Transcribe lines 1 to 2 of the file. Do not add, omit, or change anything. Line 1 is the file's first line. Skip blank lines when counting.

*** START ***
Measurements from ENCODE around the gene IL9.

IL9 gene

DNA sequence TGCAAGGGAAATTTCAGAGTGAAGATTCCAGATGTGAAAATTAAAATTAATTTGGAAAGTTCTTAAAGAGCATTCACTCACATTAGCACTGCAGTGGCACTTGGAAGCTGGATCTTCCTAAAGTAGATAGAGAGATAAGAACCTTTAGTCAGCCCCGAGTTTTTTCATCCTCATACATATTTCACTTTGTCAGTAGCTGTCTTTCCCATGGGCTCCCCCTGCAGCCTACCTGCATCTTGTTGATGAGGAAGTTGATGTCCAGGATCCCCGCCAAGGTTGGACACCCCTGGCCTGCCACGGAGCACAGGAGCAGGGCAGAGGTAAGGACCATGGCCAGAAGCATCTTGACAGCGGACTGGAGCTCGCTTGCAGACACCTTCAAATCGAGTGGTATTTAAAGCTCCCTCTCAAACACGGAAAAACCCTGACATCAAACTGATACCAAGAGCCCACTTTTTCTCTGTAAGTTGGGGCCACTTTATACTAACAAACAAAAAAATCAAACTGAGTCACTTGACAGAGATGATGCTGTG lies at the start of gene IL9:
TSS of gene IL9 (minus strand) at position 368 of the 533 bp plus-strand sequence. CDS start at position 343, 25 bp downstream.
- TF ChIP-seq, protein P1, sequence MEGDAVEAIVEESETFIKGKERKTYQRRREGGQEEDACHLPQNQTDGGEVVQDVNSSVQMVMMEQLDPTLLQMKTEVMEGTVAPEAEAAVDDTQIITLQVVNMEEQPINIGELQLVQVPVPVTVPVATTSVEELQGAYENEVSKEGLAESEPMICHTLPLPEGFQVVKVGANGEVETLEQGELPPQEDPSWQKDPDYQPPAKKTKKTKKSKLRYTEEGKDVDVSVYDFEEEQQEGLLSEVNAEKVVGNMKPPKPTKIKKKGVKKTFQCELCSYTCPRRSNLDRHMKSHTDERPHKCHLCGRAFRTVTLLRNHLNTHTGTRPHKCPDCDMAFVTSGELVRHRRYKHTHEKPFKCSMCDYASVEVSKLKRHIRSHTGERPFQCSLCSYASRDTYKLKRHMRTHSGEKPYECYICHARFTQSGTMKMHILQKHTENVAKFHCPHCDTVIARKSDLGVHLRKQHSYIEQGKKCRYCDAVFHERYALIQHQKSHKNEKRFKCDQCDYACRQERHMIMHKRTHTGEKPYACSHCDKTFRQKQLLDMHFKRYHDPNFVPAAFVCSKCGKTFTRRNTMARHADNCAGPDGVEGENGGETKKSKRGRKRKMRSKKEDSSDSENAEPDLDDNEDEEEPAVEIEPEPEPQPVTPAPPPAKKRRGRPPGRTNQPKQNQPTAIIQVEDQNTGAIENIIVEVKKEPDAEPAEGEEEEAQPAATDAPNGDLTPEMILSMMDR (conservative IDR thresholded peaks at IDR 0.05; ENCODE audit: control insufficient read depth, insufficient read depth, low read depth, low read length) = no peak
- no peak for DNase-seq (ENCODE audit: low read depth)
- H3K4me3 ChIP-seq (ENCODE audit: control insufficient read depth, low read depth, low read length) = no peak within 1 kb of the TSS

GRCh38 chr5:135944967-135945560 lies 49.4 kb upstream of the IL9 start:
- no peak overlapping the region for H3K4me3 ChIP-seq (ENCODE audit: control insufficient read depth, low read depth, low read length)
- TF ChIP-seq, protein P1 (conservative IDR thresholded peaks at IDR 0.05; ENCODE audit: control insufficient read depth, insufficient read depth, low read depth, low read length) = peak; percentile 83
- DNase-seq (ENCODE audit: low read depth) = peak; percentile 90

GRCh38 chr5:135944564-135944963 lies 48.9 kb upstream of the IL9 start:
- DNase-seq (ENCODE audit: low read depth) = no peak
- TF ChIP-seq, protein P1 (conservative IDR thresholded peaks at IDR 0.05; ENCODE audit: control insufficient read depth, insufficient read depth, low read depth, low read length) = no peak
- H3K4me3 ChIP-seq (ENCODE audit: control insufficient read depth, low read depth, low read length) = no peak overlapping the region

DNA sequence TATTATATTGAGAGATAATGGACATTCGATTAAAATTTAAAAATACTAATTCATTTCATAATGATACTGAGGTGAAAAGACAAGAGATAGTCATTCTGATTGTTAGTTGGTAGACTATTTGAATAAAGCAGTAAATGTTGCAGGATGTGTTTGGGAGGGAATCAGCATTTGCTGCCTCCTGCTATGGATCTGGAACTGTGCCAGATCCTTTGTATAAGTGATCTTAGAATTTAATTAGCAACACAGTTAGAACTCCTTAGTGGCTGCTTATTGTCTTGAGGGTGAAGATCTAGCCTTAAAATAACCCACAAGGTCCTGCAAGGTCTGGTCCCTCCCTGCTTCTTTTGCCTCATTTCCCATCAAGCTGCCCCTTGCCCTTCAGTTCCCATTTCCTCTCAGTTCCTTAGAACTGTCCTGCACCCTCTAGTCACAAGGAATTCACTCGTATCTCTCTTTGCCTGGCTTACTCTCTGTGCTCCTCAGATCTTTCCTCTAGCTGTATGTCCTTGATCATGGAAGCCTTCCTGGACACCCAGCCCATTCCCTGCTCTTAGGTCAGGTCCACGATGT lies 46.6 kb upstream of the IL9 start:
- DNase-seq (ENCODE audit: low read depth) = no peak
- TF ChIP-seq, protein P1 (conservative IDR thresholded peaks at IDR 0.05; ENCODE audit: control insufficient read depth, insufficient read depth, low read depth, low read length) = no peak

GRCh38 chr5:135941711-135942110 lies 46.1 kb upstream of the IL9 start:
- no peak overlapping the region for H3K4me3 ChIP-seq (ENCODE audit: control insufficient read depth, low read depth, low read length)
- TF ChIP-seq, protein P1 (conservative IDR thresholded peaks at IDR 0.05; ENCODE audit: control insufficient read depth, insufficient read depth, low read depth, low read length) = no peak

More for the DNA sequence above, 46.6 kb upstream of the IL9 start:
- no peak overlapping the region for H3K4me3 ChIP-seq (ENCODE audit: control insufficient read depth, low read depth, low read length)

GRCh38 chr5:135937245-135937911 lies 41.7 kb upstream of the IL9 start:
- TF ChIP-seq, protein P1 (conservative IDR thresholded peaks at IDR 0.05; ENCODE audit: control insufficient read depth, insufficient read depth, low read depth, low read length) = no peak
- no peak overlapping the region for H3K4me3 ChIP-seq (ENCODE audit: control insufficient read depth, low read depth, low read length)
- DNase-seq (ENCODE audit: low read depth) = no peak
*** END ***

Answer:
Measurements from ENCODE around the gene IL9.

IL9 gene